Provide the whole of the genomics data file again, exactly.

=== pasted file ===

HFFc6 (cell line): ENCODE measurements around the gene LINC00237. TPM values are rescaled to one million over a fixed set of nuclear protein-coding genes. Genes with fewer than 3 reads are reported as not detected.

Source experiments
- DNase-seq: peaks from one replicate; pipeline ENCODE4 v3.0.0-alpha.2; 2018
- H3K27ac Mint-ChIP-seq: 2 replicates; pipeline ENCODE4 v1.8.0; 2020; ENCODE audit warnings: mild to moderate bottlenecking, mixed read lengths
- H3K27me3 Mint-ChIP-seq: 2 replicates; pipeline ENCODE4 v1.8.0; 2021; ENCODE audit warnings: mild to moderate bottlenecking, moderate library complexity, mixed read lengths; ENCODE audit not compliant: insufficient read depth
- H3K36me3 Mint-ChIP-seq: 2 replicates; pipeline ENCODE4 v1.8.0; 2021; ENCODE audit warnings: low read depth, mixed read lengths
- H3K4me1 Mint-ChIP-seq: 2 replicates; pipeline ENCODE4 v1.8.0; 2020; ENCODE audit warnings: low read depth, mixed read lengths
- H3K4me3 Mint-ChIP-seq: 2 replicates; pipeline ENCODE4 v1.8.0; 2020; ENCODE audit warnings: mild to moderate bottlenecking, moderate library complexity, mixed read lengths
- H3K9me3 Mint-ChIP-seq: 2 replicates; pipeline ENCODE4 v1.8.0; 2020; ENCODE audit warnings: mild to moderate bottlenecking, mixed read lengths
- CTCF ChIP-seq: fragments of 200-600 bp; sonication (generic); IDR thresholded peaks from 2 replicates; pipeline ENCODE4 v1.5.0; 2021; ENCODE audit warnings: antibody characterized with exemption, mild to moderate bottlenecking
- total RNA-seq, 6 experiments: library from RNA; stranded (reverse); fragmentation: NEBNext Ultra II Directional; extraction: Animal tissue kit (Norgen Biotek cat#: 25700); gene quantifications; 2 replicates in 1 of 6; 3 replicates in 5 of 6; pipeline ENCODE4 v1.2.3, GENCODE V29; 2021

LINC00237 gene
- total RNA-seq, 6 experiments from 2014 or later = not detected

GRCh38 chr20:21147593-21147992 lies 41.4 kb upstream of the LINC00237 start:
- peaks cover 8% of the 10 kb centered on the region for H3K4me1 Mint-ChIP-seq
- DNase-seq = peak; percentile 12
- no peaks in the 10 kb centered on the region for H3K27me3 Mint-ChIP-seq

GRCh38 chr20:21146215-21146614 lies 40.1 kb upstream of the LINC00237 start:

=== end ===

HFFc6 (cell line): ENCODE measurements around the gene LINC00237. TPM values are rescaled to one million over a fixed set of nuclear protein-coding genes. Genes with fewer than 3 reads are reported as not detected.

Source experiments
- DNase-seq: peaks from one replicate; pipeline ENCODE4 v3.0.0-alpha.2; 2018
- H3K27ac Mint-ChIP-seq: 2 replicates; pipeline ENCODE4 v1.8.0; 2020; ENCODE audit warnings: mild to moderate bottlenecking, mixed read lengths
- H3K27me3 Mint-ChIP-seq: 2 replicates; pipeline ENCODE4 v1.8.0; 2021; ENCODE audit warnings: mild to moderate bottlenecking, moderate library complexity, mixed read lengths; ENCODE audit not compliant: insufficient read depth
- H3K36me3 Mint-ChIP-seq: 2 replicates; pipeline ENCODE4 v1.8.0; 2021; ENCODE audit warnings: low read depth, mixed read lengths
- H3K4me1 Mint-ChIP-seq: 2 replicates; pipeline ENCODE4 v1.8.0; 2020; ENCODE audit warnings: low read depth, mixed read lengths
- H3K4me3 Mint-ChIP-seq: 2 replicates; pipeline ENCODE4 v1.8.0; 2020; ENCODE audit warnings: mild to moderate bottlenecking, moderate library complexity, mixed read lengths
- H3K9me3 Mint-ChIP-seq: 2 replicates; pipeline ENCODE4 v1.8.0; 2020; ENCODE audit warnings: mild to moderate bottlenecking, mixed read lengths
- CTCF ChIP-seq: fragments of 200-600 bp; sonication (generic); IDR thresholded peaks from 2 replicates; pipeline ENCODE4 v1.5.0; 2021; ENCODE audit warnings: antibody characterized with exemption, mild to moderate bottlenecking
- total RNA-seq, 6 experiments: library from RNA; stranded (reverse); fragmentation: NEBNext Ultra II Directional; extraction: Animal tissue kit (Norgen Biotek cat#: 25700); gene quantifications; 2 replicates in 1 of 6; 3 replicates in 5 of 6; pipeline ENCODE4 v1.2.3, GENCODE V29; 2021

LINC00237 gene
- total RNA-seq, 6 experiments from 2014 or later = not detected

GRCh38 chr20:21147593-21147992 lies 41.4 kb upstream of the LINC00237 start:
- peaks cover 8% of the 10 kb centered on the region for H3K4me1 Mint-ChIP-seq
- DNase-seq = peak; percentile 12
- no peaks in the 10 kb centered on the region for H3K27me3 Mint-ChIP-seq

GRCh38 chr20:21146215-21146614 lies 40.1 kb upstream of the LINC00237 start: